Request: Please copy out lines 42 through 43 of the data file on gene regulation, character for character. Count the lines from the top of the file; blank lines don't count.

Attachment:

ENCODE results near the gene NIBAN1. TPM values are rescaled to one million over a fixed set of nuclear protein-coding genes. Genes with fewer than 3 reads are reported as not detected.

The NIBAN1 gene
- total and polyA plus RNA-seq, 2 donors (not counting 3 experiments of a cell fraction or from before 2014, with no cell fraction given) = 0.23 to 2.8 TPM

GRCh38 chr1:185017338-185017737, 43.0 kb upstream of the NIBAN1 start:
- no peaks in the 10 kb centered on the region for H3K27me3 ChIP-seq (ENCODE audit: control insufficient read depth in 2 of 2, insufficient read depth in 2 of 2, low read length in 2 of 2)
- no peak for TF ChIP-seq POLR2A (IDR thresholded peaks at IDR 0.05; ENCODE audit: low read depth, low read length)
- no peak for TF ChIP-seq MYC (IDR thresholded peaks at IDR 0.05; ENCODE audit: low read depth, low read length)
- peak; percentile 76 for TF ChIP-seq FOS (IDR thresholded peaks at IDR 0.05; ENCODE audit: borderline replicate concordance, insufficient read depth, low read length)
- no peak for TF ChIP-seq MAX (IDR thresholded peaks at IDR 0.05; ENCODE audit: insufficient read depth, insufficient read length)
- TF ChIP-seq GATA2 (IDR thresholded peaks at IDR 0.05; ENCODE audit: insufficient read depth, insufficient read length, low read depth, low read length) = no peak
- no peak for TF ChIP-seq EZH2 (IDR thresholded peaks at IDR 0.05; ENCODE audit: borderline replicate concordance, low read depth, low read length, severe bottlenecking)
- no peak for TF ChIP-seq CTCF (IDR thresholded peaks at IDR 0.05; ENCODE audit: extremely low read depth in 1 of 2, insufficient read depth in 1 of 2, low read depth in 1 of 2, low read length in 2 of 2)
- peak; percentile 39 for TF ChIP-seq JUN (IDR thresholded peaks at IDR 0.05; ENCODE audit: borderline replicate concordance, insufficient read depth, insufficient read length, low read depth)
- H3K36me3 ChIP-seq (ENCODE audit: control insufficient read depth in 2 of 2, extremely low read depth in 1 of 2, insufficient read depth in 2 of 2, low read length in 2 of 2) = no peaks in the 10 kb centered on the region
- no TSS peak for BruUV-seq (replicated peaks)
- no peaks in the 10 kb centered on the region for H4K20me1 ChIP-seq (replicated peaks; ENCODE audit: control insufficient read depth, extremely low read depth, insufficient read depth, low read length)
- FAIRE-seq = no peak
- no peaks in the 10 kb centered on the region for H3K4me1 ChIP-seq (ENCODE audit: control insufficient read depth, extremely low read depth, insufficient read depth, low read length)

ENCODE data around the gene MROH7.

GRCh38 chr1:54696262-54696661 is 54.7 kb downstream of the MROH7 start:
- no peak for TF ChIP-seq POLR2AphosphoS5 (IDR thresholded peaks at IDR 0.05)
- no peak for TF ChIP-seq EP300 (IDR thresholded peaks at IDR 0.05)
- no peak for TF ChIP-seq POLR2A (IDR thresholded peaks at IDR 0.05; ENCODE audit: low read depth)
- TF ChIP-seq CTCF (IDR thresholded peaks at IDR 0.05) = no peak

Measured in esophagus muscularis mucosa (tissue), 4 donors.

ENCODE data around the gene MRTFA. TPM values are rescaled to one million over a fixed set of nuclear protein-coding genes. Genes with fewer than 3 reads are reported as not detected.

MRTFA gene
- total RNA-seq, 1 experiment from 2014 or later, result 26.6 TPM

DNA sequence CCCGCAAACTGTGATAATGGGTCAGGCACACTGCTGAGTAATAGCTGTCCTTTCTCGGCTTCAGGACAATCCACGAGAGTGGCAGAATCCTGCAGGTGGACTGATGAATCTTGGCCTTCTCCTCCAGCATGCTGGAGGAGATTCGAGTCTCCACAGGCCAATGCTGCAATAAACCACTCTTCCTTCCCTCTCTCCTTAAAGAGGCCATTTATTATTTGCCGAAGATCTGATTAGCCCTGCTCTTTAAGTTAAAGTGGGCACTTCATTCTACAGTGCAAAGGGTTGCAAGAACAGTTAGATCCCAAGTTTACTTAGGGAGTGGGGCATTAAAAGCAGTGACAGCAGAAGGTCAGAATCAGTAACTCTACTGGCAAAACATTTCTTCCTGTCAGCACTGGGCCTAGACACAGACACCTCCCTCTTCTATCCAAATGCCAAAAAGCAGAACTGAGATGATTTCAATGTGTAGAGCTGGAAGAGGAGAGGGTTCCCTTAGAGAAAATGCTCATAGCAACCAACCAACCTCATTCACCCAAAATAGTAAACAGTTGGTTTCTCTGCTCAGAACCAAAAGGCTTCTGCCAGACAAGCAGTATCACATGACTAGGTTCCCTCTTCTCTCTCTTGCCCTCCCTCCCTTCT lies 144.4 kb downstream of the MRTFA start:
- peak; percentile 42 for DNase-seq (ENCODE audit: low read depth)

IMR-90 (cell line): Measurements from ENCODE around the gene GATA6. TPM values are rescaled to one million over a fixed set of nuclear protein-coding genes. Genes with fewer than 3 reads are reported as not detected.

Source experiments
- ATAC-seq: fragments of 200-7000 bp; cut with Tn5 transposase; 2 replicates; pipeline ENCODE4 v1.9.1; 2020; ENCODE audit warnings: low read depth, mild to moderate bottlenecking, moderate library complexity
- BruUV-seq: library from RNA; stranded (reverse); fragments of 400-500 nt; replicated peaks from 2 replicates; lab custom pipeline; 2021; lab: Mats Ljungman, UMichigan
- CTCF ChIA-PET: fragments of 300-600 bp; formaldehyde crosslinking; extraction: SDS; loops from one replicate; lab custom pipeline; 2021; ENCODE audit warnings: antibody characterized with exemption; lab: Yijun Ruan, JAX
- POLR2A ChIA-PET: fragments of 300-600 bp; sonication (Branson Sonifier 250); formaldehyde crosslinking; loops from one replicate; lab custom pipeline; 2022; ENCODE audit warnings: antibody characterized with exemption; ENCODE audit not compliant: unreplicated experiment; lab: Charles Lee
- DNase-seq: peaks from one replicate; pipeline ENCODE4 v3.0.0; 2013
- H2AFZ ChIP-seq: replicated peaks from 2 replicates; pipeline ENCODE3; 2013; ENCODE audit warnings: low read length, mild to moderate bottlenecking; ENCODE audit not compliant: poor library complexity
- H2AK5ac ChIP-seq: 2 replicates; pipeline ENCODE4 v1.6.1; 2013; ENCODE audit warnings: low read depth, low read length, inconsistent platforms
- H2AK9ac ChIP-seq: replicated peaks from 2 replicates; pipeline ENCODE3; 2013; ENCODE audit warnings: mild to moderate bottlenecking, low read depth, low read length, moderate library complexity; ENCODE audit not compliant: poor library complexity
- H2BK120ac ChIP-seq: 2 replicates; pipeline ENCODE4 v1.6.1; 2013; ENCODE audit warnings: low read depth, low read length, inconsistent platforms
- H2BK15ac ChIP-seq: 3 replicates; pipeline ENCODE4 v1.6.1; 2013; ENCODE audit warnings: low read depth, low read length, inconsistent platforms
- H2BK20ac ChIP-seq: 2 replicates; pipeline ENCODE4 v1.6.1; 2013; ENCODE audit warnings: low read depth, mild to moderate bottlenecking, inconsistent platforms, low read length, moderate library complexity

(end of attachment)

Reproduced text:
- H2BK15ac ChIP-seq: 3 replicates; pipeline ENCODE4 v1.6.1; 2013; ENCODE audit warnings: low read depth, low read length, inconsistent platforms
- H2BK20ac ChIP-seq: 2 replicates; pipeline ENCODE4 v1.6.1; 2013; ENCODE audit warnings: low read depth, mild to moderate bottlenecking, inconsistent platforms, low read length, moderate library complexity